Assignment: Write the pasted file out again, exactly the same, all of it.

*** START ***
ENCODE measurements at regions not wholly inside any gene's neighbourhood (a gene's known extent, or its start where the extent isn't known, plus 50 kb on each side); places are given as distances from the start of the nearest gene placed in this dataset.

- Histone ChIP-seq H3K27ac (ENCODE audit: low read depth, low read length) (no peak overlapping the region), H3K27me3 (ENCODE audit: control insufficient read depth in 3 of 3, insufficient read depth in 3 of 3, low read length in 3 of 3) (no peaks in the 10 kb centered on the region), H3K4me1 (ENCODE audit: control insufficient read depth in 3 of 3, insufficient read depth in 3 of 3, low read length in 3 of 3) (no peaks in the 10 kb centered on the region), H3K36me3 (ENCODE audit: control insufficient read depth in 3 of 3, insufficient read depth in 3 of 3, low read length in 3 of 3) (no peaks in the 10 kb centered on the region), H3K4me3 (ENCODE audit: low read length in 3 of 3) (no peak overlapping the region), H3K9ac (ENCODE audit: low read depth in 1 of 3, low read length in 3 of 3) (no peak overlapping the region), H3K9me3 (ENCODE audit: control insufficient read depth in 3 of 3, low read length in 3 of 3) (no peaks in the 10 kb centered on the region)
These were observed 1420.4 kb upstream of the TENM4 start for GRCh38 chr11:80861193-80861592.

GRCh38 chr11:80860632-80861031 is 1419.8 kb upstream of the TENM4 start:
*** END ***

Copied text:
ENCODE measurements at regions not wholly inside any gene's neighbourhood (a gene's known extent, or its start where the extent isn't known, plus 50 kb on each side); places are given as distances from the start of the nearest gene placed in this dataset.

- Histone ChIP-seq H3K27ac (ENCODE audit: low read depth, low read length) (no peak overlapping the region), H3K27me3 (ENCODE audit: control insufficient read depth in 3 of 3, insufficient read depth in 3 of 3, low read length in 3 of 3) (no peaks in the 10 kb centered on the region), H3K4me1 (ENCODE audit: control insufficient read depth in 3 of 3, insufficient read depth in 3 of 3, low read length in 3 of 3) (no peaks in the 10 kb centered on the region), H3K36me3 (ENCODE audit: control insufficient read depth in 3 of 3, insufficient read depth in 3 of 3, low read length in 3 of 3) (no peaks in the 10 kb centered on the region), H3K4me3 (ENCODE audit: low read length in 3 of 3) (no peak overlapping the region), H3K9ac (ENCODE audit: low read depth in 1 of 3, low read length in 3 of 3) (no peak overlapping the region), H3K9me3 (ENCODE audit: control insufficient read depth in 3 of 3, low read length in 3 of 3) (no peaks in the 10 kb centered on the region)
These were observed 1420.4 kb upstream of the TENM4 start for GRCh38 chr11:80861193-80861592.

GRCh38 chr11:80860632-80861031 is 1419.8 kb upstream of the TENM4 start: